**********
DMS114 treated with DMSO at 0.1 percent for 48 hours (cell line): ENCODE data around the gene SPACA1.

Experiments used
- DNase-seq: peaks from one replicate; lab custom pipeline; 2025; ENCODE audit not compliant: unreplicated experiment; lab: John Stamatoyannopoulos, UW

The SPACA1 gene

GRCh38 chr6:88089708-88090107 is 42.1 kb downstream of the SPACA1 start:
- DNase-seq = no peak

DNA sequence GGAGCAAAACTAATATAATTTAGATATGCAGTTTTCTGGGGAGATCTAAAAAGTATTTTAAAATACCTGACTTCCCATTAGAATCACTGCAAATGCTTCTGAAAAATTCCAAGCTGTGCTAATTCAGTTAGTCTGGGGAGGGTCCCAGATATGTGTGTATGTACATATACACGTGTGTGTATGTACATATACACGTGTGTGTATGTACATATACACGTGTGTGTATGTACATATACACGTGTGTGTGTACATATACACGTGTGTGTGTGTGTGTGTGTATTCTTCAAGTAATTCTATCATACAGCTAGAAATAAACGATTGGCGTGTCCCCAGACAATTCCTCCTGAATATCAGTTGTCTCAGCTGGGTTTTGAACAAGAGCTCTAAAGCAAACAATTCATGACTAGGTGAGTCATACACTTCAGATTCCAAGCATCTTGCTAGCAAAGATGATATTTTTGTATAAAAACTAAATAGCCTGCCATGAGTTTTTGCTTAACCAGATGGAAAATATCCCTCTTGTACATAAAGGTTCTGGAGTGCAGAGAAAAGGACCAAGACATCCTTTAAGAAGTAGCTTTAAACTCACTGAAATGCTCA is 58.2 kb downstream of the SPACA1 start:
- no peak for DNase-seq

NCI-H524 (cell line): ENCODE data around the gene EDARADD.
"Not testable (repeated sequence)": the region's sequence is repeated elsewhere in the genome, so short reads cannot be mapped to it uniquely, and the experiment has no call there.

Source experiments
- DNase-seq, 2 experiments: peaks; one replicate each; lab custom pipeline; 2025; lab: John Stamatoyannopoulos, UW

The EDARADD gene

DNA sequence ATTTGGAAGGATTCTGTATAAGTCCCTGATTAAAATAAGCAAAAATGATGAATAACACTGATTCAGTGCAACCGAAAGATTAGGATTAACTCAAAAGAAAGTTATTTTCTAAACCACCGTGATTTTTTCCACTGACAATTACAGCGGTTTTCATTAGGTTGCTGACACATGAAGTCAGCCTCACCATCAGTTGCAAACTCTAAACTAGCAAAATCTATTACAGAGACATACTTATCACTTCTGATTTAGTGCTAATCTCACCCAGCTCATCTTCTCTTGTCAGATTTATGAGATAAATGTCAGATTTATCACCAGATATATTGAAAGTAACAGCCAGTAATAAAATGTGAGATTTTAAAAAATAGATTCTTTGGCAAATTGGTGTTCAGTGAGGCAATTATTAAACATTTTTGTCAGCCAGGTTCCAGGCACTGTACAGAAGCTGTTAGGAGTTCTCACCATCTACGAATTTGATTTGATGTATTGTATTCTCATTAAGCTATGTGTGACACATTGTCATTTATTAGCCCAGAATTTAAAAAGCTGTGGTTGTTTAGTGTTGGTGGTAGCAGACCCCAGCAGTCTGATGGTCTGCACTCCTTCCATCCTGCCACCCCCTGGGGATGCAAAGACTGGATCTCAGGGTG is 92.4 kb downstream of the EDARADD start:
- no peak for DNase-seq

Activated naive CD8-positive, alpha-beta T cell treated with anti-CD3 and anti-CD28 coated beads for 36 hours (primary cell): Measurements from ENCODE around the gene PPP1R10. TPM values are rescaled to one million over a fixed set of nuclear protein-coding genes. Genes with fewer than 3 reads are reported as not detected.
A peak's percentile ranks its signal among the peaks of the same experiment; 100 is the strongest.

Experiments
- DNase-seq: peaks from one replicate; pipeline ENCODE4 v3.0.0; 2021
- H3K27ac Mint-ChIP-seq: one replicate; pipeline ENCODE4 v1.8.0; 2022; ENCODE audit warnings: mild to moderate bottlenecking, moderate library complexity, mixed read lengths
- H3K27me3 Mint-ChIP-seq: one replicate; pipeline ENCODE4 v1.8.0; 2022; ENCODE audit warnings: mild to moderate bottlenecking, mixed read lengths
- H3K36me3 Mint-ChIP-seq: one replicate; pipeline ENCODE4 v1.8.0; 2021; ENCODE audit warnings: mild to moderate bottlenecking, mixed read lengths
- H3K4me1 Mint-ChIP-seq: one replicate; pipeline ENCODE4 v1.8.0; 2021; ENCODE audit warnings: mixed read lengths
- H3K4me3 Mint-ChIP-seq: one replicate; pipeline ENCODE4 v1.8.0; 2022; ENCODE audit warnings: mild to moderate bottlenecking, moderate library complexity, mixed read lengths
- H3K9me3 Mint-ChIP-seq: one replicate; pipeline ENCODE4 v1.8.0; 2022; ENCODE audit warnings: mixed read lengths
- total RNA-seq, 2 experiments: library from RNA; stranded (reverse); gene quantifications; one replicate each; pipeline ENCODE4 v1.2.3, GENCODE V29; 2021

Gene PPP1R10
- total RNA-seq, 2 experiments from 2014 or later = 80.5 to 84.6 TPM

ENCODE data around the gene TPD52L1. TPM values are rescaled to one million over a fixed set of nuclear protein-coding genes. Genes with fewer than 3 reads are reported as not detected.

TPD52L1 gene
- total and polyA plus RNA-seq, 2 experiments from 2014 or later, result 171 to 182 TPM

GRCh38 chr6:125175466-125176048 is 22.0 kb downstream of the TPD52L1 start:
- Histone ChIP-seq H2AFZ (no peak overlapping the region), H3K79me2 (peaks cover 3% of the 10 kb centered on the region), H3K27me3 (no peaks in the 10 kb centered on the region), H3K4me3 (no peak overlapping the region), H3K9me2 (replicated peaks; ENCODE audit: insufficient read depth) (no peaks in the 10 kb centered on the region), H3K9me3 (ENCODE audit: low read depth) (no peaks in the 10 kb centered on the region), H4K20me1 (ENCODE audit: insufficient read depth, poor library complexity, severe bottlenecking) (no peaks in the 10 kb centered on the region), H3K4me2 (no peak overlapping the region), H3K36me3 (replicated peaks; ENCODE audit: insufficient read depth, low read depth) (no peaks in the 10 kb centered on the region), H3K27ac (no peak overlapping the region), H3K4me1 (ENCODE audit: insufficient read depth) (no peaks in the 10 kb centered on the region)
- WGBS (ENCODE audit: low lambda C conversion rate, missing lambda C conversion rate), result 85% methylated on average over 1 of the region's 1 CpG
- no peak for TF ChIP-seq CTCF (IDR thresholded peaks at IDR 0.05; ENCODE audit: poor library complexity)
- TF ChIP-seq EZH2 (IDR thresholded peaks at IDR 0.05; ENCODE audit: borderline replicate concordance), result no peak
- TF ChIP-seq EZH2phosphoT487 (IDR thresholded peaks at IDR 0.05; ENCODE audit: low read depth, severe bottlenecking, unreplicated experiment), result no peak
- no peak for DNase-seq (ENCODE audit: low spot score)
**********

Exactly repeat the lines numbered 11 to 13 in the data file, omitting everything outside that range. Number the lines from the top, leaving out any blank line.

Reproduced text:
Source experiments
- DNase-seq, 2 experiments: peaks; one replicate each; lab custom pipeline; 2025; lab: John Stamatoyannopoulos, UW

The EDARADD gene